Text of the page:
The tenor of life in the towns and villages across the Anatolian Plains of Ottoman Turkey took a sharp turn for the worse in the early months of 1915. Turkish and Kurdish harassment against their Armenian neighbors became serious and intense. Orders from Constantinople included stripping Armenian gendarmes of their guns and the re-conscription of Armenian men into labor battalions, supposedly to do road construction.
In my book Lavash, Uncle Dikran shows up at Annie’s house to complain about being fired from his town post as a gendarme. After spouting off, he suddenly remembers a message he is supposed to pass on to his brother, Annie’s hyrig.
“Oh, I almost forgot. The town crier passed our house early this morning.” Looking at Hyrig, Uncle said, “Minister of War, Enver, has called up all former conscripts of Armenian army units to serve on labor battalions this spring. That includes you, I believe.”
“It does. Labor battalions?” Hyrig asked. “What kind of labor? It doesn’t mean serving as porters for the army again, does it?”
“No. This time it’s for road construction. Next Friday morning, you are to report to the Centrum in Kemahcelli. Bring food for a week, several lengths of rope, and a shovel.”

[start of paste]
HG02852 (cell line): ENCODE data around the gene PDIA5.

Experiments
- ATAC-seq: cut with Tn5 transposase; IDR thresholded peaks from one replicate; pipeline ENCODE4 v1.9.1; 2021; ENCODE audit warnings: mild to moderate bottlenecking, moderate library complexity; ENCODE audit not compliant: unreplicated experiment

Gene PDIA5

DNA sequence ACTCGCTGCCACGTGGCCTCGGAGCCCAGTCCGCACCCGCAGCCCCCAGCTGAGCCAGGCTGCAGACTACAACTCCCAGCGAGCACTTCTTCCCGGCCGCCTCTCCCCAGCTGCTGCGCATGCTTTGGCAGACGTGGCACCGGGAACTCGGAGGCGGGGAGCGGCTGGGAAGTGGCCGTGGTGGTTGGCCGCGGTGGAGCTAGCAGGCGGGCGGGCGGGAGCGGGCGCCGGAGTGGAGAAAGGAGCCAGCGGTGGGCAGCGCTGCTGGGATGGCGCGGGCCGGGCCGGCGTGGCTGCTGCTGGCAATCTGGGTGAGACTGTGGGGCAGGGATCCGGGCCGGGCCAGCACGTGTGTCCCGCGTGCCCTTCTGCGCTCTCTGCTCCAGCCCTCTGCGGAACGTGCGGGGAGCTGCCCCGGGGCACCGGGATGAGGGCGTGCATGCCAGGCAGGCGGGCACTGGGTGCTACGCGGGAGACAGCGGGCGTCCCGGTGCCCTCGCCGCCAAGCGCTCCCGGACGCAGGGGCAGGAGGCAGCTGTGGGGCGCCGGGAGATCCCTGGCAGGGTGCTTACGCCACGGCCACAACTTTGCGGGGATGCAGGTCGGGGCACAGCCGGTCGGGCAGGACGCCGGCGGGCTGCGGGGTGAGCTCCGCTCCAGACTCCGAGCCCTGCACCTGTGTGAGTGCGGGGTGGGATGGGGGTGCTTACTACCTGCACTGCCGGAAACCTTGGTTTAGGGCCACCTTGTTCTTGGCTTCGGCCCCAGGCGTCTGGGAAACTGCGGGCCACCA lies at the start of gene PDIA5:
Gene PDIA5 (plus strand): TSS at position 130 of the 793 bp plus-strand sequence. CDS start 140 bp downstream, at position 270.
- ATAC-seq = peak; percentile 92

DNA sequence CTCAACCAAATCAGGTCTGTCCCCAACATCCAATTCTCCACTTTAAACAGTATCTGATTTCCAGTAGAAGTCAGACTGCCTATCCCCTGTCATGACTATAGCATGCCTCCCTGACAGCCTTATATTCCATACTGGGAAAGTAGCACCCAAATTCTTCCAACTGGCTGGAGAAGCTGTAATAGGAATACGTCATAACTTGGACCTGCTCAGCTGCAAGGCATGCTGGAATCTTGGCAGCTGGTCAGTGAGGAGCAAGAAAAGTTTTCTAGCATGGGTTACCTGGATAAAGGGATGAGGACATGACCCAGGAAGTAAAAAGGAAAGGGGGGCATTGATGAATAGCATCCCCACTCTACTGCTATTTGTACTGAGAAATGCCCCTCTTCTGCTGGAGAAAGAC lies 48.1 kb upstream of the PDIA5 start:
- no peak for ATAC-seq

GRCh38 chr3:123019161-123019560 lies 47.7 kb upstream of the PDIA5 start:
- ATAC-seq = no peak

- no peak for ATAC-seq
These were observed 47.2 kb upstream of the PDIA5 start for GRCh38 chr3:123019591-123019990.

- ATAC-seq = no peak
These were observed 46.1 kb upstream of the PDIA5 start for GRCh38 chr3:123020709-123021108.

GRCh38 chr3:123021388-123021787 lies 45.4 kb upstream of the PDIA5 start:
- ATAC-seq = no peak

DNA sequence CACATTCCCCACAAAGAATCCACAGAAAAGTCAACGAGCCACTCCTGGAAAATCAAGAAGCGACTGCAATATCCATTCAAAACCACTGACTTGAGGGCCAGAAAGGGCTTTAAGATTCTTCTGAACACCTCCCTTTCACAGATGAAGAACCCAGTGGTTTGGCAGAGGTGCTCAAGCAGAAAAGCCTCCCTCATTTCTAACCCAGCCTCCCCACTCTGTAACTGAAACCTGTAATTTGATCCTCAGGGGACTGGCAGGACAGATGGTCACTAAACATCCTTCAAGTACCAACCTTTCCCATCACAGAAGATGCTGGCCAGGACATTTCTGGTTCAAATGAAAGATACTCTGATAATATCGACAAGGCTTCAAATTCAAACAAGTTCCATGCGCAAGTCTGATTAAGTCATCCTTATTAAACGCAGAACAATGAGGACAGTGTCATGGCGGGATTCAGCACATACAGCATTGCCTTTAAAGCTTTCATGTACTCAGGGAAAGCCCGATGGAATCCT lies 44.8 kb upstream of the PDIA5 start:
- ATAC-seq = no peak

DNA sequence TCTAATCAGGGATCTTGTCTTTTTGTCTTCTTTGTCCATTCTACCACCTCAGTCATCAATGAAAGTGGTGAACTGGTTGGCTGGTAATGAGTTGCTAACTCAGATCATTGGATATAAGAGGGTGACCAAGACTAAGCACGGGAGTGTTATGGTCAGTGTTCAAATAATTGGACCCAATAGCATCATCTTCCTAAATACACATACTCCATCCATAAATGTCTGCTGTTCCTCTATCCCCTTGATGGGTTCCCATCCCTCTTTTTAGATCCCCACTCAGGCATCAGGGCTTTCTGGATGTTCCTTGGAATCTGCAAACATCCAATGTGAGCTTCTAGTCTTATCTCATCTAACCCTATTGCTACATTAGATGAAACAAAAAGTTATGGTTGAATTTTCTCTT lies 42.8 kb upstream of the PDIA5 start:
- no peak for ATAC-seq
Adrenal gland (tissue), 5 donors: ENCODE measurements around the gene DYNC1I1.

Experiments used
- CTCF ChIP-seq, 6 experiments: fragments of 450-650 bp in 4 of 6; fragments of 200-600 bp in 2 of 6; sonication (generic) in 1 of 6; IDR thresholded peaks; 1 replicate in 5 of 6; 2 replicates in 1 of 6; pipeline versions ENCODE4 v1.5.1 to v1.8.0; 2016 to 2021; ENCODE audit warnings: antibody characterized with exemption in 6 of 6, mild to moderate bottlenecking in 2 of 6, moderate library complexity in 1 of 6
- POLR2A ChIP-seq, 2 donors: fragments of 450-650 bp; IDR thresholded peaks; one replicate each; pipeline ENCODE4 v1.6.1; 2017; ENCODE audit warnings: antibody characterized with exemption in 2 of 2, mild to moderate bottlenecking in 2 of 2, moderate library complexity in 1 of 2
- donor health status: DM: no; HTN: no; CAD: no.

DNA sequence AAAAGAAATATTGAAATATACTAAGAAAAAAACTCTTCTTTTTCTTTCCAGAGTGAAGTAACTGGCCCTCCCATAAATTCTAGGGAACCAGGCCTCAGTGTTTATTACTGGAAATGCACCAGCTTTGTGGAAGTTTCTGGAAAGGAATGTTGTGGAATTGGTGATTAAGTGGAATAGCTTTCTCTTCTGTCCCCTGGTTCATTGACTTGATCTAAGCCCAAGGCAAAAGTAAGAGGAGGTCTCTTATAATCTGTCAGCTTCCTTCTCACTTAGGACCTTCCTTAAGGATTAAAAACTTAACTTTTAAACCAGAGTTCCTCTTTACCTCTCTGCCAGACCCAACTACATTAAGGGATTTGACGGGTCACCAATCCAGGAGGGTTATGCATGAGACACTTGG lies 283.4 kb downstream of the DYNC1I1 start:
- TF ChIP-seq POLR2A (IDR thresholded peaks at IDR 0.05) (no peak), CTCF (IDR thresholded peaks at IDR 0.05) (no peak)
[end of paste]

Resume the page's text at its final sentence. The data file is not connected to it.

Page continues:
That Friday, as Annie says goodbye to her father, she tells him she has a bad feeling about this departure. Her premonition is that the goodbye isn’t temporary. It is really forever.
Two days later, Annie, her mother, and siblings attend church for Easter Sunday services.
She relates, “Only when we were leaving the building did the absence of our men strike me. The church was full of women and children. I could count on one hand the number of men with their families.”
Annie never sees her beloved hyrig again.
What Annie doesn’t know is that armed Turks escort the re-conscripted, unarmed Armenian labor battalions some distance from their towns of origin and summarily ‘deport’ their laborers permanently that spring of 1915, leaving the remaining Armenian population of women, children, and elderly defenseless.